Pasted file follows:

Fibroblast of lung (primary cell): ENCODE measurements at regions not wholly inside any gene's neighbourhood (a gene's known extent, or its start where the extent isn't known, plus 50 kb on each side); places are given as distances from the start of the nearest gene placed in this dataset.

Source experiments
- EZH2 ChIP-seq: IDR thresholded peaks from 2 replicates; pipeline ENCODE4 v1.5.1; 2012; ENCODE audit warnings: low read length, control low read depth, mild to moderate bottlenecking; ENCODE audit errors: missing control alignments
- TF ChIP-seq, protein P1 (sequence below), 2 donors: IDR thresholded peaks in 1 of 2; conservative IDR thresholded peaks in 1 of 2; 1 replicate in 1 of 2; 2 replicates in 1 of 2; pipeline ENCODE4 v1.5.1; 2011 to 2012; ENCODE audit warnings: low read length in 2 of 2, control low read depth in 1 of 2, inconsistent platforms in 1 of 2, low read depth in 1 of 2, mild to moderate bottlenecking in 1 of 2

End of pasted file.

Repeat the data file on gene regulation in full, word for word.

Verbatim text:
Fibroblast of lung (primary cell): ENCODE measurements at regions not wholly inside any gene's neighbourhood (a gene's known extent, or its start where the extent isn't known, plus 50 kb on each side); places are given as distances from the start of the nearest gene placed in this dataset.

Source experiments
- EZH2 ChIP-seq: IDR thresholded peaks from 2 replicates; pipeline ENCODE4 v1.5.1; 2012; ENCODE audit warnings: low read length, control low read depth, mild to moderate bottlenecking; ENCODE audit errors: missing control alignments
- TF ChIP-seq, protein P1 (sequence below), 2 donors: IDR thresholded peaks in 1 of 2; conservative IDR thresholded peaks in 1 of 2; 1 replicate in 1 of 2; 2 replicates in 1 of 2; pipeline ENCODE4 v1.5.1; 2011 to 2012; ENCODE audit warnings: low read length in 2 of 2, control low read depth in 1 of 2, inconsistent platforms in 1 of 2, low read depth in 1 of 2, mild to moderate bottlenecking in 1 of 2